Marks, Hahn confirm COVID vaccine EUA guidance coming

Regulatory NewsRegulatory News | 11 September 2020 |  By 

The US Food and Drug Administration (FDA) will soon issue guidance on the data needed to support an emergency use authorization (EUA) for a vaccine to prevent coronavirus disease (COVID-19) according to Center for Biologics Evaluation and Research (CBER) Director Peter Marks.
Speaking at an event hosted by the Duke Margolis Center for Health Policy on Thursday, Marks hinted that additional guidance on EUAs for COVID-19 vaccines would be coming soon.
“You may want to stay tuned for that,” Marks said. “Those interested might want to check back frequently on our website and our guidance agenda for CBER.” Later, FDA Commissioner Stephen Hahn confirmed the planned guidance on Twitter, tweeting that the guidance will build on the agency’s previous guidance on COVID-19 vaccine development. (RELATED: FDA issues COVID-19 vaccine guidance, setting 50% effectiveness threshold, Regulatory Focus 30 June 2020).
Marks also explained that while an EUA for a COVID-19 vaccine would not require all the data elements that would normally be required for a biologics license application (BLA), the amount of information on safety and effectiveness needed will be, “Similar to those that would be appropriate for a BLA.”
“It’s going to really be like an emergency use authorization plus,” Marks said, noting that, “The substantial information about efficacy and the most important information regarding safety will be there.”
While FDA’s guidance on developing vaccines for COVID-19 calls for at least one year of follow-up of study participants, Marks pointed out that, “Most of the adverse events that will occur after vaccination will occur in a timeframe of about a month and a half after vaccination.” Marks added that FDA will require a pharmacovigilance plan for long-term safety monitoring for any vaccine, whether it receives full BLA approval or an EUA.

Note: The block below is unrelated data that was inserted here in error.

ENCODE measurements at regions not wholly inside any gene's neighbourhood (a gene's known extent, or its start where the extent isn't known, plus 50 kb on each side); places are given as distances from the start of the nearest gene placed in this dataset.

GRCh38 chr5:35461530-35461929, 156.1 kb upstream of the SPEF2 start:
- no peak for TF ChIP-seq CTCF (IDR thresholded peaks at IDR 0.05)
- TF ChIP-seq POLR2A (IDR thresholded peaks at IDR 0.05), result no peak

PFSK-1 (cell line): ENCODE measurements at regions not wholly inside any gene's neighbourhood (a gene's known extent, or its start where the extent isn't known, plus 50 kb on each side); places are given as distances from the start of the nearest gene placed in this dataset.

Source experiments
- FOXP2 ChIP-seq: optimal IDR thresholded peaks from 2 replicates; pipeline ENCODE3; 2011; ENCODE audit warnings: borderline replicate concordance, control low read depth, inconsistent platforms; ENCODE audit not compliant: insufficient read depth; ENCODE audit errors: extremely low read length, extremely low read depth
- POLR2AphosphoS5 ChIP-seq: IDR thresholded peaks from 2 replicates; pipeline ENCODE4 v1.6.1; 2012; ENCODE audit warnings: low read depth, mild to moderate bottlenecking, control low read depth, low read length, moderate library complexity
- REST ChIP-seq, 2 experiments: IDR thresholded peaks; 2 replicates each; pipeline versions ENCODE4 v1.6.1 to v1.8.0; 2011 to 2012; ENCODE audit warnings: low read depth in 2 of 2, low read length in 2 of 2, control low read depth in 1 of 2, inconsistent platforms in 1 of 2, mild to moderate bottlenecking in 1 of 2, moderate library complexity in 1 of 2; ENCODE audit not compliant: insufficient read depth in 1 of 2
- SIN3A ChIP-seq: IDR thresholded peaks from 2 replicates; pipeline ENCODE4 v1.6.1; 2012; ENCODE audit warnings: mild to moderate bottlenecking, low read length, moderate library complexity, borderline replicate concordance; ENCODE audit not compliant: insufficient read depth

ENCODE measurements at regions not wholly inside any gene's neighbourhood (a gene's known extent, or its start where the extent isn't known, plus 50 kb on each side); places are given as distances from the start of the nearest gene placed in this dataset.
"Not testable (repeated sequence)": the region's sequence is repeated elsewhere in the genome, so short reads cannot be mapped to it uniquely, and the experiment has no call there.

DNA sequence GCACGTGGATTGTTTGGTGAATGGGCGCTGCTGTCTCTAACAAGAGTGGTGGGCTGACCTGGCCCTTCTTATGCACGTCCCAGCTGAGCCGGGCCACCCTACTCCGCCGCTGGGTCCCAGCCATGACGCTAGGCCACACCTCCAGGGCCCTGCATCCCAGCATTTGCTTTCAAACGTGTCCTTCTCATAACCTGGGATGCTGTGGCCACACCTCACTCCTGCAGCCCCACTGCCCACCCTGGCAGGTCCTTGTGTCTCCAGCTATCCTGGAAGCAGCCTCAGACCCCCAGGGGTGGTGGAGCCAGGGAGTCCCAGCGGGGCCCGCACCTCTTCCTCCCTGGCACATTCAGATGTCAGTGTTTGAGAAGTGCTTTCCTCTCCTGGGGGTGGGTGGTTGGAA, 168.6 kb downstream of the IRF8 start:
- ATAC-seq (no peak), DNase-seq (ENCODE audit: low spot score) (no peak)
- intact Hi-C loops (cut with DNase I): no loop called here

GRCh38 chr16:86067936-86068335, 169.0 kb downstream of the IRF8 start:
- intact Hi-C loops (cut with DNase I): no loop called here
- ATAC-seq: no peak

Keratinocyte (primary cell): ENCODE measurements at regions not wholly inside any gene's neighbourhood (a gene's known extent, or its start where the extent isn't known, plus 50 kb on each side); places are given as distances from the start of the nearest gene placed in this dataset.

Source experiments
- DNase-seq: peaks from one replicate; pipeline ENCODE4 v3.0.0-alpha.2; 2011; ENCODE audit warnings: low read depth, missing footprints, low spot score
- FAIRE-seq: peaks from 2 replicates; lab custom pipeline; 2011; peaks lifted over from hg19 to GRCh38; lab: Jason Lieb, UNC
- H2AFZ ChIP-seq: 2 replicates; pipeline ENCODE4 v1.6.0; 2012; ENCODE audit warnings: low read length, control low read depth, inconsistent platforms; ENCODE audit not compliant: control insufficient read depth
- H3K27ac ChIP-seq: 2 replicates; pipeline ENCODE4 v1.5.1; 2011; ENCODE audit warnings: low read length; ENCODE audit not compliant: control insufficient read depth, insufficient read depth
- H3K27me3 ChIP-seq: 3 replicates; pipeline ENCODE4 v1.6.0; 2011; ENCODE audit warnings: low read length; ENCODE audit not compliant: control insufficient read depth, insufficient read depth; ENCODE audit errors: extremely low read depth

“At the time of an emergency use authorization, there will be efficacy data that’s met an interim analysis endpoint and we’d have safety data that would be sufficient on a large number of people,” Marks said. “It’s not exactly what we would have if we had six months or 12 months or the full two years of follow up, but it’s close enough.”
Marks also said that FDA will convene an advisory committee meeting for any vaccine under review, whether the applicant is seeking a BLA or EUA.
“Any vaccine that we issue an emergency use authorization for will go to a public advisory committee meeting, we have committed to that … because that public process is going to be critical,” he said. In an FDA Voices article posted Friday, Hahn and Marks confirm that FDA’s Vaccines and Related Biological Products Advisory Committee (VRBPAC) will meet to review any BLA submissions or requests for EUAs.
As for what population an EUA would cover, “It would be issued in the population that makes sense based on the population that was studied,” Marks said, noting that discussions are underway at the Centers for Disease Control and Prevention, in consultation with the National Academies, as to how an eventual vaccine will be allocated.


© 2022 Regulatory Affairs Professionals Society.

Discover more of what matters to you

No taxonomy